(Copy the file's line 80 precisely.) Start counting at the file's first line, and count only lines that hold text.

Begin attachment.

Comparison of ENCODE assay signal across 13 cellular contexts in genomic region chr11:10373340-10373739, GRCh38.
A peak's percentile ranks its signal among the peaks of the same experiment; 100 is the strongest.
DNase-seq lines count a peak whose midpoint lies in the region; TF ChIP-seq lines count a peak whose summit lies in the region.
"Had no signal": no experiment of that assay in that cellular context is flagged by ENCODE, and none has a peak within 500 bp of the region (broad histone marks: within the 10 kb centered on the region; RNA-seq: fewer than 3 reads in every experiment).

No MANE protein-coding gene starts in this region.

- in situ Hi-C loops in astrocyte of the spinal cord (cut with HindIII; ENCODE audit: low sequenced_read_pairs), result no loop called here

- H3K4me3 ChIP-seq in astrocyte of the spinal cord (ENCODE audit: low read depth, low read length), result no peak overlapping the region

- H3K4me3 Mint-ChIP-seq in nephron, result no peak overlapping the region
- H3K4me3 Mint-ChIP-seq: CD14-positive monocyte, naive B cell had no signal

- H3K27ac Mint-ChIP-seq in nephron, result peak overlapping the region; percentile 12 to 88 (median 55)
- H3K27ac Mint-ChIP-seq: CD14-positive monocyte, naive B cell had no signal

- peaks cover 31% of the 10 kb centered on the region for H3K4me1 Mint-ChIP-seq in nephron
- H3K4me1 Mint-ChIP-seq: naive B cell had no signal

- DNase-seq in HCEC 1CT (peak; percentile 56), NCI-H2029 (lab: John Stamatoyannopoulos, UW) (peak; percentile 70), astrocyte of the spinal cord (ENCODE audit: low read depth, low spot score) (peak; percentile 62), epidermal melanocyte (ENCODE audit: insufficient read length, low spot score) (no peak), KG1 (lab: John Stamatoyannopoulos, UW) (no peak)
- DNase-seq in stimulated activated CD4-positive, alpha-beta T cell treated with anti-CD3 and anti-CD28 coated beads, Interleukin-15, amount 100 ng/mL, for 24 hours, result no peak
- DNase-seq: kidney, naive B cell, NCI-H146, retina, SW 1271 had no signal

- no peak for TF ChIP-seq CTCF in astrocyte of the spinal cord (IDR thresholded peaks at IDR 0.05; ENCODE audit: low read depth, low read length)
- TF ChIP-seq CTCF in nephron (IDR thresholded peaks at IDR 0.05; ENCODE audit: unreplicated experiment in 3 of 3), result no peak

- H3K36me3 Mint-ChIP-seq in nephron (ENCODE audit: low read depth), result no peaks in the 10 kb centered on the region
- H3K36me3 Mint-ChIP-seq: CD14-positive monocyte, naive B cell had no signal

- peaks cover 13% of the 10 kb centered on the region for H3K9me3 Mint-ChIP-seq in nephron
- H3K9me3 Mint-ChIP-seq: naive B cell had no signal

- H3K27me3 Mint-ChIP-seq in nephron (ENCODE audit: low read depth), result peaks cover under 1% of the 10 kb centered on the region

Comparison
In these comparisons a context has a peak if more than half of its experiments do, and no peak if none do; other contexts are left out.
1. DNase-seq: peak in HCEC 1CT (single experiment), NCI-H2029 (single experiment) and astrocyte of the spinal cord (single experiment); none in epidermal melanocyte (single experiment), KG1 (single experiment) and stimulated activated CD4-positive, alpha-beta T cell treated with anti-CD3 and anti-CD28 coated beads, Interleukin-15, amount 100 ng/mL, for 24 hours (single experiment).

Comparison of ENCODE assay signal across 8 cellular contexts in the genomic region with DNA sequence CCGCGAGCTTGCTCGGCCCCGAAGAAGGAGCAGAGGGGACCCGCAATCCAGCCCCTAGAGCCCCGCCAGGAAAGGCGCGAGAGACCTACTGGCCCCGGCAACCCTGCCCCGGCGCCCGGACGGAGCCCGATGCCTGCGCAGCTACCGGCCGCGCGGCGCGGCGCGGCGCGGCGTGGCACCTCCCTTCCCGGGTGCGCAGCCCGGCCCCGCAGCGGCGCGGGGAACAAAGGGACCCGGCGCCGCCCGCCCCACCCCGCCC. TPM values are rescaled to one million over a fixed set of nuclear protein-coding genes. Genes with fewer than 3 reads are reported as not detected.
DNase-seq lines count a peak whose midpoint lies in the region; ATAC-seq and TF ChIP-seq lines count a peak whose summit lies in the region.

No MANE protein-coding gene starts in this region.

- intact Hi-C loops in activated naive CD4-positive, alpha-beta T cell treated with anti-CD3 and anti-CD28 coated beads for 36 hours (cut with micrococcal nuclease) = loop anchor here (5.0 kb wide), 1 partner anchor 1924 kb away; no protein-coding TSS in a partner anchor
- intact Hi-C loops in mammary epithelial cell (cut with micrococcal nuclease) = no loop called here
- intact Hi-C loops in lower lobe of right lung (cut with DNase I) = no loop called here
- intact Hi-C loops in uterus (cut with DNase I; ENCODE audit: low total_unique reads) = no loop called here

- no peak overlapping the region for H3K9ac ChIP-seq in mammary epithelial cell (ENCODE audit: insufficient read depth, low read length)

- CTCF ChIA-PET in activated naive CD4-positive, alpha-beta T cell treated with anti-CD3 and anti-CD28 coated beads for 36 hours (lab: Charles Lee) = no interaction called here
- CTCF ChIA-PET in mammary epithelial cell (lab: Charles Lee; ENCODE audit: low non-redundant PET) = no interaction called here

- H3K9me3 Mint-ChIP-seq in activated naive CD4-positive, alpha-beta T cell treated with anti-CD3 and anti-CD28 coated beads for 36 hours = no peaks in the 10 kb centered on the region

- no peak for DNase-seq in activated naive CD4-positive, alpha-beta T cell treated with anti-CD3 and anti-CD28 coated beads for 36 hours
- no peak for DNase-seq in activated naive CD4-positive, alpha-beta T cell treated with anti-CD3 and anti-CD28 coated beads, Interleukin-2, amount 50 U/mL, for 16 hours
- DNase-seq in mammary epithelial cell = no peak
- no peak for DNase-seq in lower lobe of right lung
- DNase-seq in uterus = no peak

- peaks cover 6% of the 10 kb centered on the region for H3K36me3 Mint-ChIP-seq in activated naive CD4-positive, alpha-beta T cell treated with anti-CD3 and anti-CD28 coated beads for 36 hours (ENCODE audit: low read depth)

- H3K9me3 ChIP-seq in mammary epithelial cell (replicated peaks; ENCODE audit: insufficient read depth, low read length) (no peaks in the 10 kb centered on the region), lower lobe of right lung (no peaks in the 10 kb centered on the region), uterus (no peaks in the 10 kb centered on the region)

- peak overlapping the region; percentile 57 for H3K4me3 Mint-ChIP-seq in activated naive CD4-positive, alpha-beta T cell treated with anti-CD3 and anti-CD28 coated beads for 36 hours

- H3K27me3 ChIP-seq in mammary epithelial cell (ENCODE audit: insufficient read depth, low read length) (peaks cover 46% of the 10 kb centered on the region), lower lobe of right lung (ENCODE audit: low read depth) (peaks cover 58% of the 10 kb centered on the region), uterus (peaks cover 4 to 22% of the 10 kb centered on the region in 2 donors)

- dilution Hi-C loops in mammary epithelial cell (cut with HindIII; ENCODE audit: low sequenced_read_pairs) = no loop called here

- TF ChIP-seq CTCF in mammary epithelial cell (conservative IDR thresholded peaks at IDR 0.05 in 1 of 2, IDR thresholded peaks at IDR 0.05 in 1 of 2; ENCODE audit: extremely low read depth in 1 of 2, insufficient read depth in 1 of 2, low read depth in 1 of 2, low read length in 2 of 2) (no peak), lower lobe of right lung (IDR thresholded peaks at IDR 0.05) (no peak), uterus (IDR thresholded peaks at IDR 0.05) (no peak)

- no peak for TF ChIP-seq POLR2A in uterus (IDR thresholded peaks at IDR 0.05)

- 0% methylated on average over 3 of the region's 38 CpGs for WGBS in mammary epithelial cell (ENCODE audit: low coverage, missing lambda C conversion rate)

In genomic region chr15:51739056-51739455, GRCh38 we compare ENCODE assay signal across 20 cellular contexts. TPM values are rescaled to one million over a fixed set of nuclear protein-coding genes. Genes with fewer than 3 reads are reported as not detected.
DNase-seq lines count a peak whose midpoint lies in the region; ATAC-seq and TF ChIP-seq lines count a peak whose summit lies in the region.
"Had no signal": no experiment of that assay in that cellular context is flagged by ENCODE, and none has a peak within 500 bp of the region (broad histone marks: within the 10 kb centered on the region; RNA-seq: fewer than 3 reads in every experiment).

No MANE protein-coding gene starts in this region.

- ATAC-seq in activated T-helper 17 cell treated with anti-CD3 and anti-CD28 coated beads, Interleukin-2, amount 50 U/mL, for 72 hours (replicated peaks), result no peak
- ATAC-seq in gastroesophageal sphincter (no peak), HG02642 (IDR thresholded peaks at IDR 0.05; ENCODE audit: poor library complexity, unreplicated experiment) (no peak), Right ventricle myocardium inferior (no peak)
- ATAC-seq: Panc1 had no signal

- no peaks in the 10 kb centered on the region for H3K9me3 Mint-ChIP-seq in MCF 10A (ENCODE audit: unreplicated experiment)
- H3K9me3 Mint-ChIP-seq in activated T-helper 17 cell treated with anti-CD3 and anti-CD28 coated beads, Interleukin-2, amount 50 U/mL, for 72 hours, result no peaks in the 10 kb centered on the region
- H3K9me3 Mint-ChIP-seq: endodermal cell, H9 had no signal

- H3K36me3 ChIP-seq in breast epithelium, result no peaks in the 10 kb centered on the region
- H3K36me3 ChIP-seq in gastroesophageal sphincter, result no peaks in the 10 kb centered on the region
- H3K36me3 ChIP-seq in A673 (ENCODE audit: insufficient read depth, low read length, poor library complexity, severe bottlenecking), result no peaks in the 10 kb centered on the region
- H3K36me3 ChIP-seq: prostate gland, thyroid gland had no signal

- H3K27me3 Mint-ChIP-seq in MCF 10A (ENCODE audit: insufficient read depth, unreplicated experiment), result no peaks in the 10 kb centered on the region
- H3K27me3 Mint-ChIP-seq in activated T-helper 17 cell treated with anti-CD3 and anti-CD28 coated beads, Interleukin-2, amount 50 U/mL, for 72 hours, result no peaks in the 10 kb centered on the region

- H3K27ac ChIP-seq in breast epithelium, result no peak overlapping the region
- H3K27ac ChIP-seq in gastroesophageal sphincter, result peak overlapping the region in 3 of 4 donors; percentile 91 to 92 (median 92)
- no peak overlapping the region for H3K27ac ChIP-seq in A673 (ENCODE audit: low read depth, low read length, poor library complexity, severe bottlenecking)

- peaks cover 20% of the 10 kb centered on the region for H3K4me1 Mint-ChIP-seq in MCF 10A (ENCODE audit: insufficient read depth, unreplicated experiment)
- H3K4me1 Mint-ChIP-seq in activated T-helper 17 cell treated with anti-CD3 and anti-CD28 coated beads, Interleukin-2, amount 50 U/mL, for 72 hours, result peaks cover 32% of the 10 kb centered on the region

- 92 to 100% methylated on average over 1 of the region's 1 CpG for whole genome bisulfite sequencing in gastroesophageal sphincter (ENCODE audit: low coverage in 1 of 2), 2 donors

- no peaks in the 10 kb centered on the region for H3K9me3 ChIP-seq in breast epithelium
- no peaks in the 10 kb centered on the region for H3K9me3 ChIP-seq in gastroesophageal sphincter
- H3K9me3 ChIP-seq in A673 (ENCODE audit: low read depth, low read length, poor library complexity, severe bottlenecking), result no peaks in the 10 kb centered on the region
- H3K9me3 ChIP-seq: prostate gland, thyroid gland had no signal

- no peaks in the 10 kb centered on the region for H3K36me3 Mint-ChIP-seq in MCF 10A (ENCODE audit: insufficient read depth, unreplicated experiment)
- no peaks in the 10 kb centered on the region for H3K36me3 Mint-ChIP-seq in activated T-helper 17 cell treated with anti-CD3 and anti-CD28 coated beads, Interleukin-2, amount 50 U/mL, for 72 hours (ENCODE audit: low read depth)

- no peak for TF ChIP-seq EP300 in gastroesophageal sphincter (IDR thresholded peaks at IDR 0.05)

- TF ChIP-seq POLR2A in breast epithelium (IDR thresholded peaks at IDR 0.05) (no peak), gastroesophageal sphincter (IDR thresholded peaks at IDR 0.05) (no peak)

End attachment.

- TF ChIP-seq POLR2A in breast epithelium (IDR thresholded peaks at IDR 0.05) (no peak), gastroesophageal sphincter (IDR thresholded peaks at IDR 0.05) (no peak)